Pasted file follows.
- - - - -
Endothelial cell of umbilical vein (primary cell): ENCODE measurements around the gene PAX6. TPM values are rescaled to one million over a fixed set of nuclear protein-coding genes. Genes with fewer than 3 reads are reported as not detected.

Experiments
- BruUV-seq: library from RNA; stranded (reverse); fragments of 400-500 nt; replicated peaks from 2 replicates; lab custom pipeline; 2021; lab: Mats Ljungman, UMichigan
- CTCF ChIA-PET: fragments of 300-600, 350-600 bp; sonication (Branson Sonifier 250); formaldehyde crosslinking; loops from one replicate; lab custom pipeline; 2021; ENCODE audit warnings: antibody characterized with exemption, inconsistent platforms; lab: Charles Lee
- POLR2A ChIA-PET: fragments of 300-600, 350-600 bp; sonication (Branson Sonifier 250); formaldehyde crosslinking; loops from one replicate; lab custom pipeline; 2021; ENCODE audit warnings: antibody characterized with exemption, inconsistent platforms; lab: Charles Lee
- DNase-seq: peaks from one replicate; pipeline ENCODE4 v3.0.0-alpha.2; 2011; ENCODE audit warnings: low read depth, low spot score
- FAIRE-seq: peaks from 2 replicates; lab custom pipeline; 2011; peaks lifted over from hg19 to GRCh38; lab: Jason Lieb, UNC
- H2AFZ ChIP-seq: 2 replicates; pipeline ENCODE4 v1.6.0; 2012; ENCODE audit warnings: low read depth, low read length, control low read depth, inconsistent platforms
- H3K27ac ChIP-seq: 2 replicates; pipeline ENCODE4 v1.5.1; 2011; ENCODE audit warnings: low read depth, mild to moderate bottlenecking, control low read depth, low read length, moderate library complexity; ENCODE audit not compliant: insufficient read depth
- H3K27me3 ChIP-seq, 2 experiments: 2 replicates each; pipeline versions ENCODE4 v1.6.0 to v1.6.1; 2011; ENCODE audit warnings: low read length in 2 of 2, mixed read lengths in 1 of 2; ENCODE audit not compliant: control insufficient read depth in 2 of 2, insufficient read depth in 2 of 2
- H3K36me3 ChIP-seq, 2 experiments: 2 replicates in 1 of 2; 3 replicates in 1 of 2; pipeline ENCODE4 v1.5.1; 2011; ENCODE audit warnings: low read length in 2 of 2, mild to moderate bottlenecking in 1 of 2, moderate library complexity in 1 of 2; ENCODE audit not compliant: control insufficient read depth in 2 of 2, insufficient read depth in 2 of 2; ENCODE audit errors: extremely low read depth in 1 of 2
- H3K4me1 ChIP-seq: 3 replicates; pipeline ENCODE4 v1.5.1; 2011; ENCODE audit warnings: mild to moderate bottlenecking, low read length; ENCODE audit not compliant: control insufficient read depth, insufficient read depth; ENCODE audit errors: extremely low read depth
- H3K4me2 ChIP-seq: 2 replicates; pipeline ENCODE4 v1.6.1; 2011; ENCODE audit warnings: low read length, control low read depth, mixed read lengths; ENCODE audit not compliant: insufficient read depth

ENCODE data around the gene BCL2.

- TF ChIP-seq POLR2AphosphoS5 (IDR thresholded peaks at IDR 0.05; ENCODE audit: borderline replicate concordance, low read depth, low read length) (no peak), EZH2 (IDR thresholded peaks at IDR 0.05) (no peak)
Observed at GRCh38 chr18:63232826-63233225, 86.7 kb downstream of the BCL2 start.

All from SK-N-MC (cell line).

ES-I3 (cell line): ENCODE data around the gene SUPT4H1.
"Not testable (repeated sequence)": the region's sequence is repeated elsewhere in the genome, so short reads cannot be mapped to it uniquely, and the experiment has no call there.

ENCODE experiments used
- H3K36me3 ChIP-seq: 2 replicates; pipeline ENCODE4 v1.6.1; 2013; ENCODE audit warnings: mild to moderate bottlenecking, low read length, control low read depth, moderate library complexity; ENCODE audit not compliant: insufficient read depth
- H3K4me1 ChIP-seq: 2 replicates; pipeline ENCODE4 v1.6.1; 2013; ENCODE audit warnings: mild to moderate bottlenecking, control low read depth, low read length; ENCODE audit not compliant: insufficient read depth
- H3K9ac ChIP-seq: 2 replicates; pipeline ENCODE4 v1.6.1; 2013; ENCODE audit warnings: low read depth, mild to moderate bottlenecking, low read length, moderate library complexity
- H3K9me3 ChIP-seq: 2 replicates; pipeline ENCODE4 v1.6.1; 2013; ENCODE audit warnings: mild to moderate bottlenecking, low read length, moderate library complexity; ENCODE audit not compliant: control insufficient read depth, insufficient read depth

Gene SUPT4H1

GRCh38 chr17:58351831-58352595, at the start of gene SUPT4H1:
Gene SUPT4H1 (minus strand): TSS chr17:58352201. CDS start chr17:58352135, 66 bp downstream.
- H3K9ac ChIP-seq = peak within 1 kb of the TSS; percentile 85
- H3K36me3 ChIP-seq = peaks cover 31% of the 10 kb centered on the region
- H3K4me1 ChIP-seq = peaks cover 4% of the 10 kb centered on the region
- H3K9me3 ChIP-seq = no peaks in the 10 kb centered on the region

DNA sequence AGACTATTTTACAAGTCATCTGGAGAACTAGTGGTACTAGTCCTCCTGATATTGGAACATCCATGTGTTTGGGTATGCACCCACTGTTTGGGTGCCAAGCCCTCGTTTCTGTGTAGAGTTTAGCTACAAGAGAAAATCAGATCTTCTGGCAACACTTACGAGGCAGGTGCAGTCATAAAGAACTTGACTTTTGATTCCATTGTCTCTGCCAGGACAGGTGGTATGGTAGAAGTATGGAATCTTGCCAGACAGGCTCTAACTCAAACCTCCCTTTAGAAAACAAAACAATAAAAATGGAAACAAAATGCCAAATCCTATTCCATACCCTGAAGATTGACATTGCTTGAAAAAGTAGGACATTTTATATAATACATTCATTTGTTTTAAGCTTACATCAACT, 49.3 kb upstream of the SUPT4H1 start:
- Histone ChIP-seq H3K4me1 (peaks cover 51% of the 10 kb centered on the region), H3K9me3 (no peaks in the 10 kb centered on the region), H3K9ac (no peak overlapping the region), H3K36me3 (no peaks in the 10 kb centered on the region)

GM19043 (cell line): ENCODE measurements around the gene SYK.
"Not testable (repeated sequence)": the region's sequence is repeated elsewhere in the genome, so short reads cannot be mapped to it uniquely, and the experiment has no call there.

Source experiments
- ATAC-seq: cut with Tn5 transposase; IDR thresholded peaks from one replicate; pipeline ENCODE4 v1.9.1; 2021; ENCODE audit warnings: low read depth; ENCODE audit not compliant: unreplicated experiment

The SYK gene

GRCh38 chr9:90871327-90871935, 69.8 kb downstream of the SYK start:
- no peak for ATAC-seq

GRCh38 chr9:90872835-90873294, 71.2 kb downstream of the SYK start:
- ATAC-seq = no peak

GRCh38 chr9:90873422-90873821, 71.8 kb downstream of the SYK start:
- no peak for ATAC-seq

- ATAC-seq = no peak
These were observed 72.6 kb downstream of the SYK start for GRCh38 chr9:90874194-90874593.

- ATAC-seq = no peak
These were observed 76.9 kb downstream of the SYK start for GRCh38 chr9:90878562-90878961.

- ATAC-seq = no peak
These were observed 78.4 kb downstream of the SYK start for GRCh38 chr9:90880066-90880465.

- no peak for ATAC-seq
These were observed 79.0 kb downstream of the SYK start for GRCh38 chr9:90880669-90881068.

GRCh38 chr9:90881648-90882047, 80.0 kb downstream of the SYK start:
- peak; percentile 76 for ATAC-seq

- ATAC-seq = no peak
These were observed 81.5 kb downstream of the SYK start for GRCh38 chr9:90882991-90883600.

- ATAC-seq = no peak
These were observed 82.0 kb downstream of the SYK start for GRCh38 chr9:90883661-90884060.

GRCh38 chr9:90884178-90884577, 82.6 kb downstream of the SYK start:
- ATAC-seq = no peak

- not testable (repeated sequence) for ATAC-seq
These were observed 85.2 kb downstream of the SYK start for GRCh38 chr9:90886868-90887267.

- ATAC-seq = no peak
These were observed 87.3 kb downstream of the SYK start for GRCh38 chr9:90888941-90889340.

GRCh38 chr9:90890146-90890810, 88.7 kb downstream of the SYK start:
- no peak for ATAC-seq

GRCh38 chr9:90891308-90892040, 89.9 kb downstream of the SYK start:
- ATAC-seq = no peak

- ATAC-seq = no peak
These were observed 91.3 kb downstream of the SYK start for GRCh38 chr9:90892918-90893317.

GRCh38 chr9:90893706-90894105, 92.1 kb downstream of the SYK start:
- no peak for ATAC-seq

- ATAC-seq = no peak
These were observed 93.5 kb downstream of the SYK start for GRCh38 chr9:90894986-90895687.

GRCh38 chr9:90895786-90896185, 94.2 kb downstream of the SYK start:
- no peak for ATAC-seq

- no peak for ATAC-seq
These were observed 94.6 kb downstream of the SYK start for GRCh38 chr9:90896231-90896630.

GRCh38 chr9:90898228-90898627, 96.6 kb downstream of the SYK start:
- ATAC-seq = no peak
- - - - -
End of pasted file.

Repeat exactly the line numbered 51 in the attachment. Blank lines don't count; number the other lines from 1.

- no peak for ATAC-seq